The Bible class in connection with a large series has proved to be a most excellent method of getting personal contacts with interested people, as well as indoctrinating them in various phases of our message. And in the end, it greatly increases baptisms.
This class should not start until several weeks after the opening of the series. During those weeks the Bible worker should freely mingle with the people, making personal contacts, getting names and addresses, and becoming acquainted generally. Thus, when the class starts, these same people will want to be with their friend, the Bible worker, and will bring their family and friends.
The Bible class room should be located in a conspicuous, easily accessible place, preferably to the immediate right or left of the main entrance. It should be large enough to seat all who desire to attend, both our own people and others who are interested. A room 12 by 28 or 30 feet may be adequate for the average effort, although many times this is not large enough. The room should be well lighted, tidy in appearance, and well arranged. Charts on the walls enhance the attractiveness of a room. Earnest, consecrated, "live-wire" ushers are also an important help in securing a successful attendance of the class.
It is well to use stereopticon pictures, or some form of illustrated pictures, for this half-hour study. A five-minute review of the previous lesson is appreciated by those who attend. This helps to fix the lesson in the minds of those who were there before, creates a deeper interest on the part of those attending for the first time, and helps to dispel any stiffness that might exist. Flash cards, with a Bible text on one side and a suggestive phrase on the other, are very helpful. This five-minute review allows time for any who may be a little late, to be on time for the evening's study. At the close of the period, it is well to hand out mimeographed sheets containing the evening's lesson.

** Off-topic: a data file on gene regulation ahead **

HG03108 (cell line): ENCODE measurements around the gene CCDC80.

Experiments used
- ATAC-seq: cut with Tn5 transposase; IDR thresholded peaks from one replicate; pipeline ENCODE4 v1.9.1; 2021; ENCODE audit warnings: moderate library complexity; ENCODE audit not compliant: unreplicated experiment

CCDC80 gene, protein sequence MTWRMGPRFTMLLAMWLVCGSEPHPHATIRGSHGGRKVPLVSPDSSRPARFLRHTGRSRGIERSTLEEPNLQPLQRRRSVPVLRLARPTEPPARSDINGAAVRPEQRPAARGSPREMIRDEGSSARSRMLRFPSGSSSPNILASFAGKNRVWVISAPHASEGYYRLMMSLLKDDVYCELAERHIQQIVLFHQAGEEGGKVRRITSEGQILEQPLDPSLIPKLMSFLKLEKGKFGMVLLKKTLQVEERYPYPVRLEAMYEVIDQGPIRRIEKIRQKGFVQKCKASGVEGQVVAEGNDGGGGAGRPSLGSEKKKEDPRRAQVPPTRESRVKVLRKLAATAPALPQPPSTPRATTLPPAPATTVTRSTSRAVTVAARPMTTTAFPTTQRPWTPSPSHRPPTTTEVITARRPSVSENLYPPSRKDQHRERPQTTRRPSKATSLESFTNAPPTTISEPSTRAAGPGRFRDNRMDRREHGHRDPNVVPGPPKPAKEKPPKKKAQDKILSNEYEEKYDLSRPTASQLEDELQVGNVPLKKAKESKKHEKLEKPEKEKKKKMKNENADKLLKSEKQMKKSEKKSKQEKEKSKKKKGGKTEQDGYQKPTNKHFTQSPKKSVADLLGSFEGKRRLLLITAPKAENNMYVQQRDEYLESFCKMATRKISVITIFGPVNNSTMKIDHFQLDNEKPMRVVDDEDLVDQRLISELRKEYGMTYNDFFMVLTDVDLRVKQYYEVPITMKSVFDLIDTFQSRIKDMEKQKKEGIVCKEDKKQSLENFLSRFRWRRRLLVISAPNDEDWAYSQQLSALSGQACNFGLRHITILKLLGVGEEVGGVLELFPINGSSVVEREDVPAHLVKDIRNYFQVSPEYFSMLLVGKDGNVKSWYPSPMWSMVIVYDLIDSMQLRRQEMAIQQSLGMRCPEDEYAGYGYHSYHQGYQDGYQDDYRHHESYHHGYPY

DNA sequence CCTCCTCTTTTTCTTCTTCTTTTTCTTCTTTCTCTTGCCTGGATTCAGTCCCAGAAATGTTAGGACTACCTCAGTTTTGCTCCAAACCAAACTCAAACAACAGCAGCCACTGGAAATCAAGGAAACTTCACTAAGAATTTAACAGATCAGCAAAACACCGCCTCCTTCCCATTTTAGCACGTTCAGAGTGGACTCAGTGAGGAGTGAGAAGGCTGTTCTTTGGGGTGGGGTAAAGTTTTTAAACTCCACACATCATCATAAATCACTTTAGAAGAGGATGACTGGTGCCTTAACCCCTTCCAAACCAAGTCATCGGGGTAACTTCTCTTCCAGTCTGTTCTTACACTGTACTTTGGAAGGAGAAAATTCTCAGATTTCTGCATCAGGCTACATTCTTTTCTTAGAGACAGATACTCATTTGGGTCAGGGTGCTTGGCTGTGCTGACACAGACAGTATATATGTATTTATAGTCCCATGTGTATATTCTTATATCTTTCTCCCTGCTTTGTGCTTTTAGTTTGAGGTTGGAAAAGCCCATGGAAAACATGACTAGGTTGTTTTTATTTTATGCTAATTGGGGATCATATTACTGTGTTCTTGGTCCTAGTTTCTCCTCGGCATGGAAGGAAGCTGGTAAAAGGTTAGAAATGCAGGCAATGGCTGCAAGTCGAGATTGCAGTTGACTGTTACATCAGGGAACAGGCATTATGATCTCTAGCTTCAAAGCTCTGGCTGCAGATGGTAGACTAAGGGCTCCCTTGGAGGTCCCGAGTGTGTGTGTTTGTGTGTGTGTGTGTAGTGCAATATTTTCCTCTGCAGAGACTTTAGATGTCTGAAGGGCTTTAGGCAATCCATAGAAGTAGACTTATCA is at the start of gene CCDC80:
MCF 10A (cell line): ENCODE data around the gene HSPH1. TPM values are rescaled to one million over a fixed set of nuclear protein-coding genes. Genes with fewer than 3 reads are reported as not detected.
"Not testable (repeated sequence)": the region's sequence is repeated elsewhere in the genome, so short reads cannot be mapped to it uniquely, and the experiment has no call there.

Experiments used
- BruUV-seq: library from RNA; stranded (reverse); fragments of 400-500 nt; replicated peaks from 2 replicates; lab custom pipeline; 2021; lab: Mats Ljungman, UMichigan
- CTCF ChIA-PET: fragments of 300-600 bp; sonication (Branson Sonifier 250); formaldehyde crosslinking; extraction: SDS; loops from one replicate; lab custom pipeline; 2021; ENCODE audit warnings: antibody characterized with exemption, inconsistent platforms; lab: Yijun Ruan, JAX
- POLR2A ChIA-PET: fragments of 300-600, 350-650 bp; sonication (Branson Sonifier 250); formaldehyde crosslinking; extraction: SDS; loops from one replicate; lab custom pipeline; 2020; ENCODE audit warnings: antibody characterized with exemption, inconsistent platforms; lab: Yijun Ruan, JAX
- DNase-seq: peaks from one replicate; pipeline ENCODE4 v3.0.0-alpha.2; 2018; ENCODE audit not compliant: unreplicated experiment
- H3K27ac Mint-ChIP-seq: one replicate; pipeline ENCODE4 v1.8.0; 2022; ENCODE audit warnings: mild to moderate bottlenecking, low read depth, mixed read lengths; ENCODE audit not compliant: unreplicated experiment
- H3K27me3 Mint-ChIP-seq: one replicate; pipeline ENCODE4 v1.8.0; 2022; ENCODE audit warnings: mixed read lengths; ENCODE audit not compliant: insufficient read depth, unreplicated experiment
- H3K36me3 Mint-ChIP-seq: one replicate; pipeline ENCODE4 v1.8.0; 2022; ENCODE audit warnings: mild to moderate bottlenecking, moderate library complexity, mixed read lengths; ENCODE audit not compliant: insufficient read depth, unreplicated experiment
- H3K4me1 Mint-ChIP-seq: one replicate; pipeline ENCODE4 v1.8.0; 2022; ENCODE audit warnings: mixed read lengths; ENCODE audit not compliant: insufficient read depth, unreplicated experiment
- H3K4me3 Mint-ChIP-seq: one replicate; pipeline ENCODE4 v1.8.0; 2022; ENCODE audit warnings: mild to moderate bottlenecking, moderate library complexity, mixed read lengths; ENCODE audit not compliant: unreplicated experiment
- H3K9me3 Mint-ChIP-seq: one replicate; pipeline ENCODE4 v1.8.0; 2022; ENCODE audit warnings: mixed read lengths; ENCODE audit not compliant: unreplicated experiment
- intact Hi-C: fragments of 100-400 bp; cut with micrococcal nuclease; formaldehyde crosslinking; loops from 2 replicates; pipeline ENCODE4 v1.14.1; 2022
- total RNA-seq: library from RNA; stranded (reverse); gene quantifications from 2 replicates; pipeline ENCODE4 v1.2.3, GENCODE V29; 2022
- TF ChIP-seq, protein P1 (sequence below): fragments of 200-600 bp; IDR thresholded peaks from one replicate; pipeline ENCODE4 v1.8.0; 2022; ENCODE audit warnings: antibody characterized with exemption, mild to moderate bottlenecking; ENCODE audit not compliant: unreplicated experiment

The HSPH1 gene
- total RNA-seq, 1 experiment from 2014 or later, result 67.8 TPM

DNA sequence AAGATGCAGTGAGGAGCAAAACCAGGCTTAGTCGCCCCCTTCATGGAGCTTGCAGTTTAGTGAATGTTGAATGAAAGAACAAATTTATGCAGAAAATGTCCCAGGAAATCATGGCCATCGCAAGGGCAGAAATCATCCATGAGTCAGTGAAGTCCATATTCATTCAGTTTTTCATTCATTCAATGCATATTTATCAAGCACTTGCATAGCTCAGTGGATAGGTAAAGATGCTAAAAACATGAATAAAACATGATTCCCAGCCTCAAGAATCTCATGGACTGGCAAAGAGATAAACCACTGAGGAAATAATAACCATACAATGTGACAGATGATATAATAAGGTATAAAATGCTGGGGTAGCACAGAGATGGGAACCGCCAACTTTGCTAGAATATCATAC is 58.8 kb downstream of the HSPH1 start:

In order to gain an audience when the time comes to start this class, the evangelist will mention the class a few nights previously. He must be an enthusiastic believer in this feature, and a booster for it. The attendance will largely depend on how much he advertises it. The people generally do what the evangelist wants them to do. Once in a while, he will visit the class as an onlooker, to show his heartfelt interest in it.
When the testing truths are given, and the people are making their decision for the truth, this class is called "The Baptismal Class." Having the names and addresses of each one, it is easy to keep in close contact with all, to pray with them, to answer their questions, and to help solve their problems. Attending the baptismal class makes the people baptismal-minded, and when the time comes for baptism, you can count on the members of the former evangelistic Bible class being present almost a hundred per cent.
In the recent campaign conducted by Evangelist Richards, at Lodi, California, under the name "Voice of Prophecy," there were four baptisms in the first part of the series, in which 53, 29, 32, and 52, respectively, were baptized. The first baptism came in the eleventh week of meetings, and the others came at two-week intervals. With a short return engagement, a total of 264 were baptized. Through the entire period of the meetings the tent was packed with a thousand people or more, and the Bible class room was filled to capacity each evening.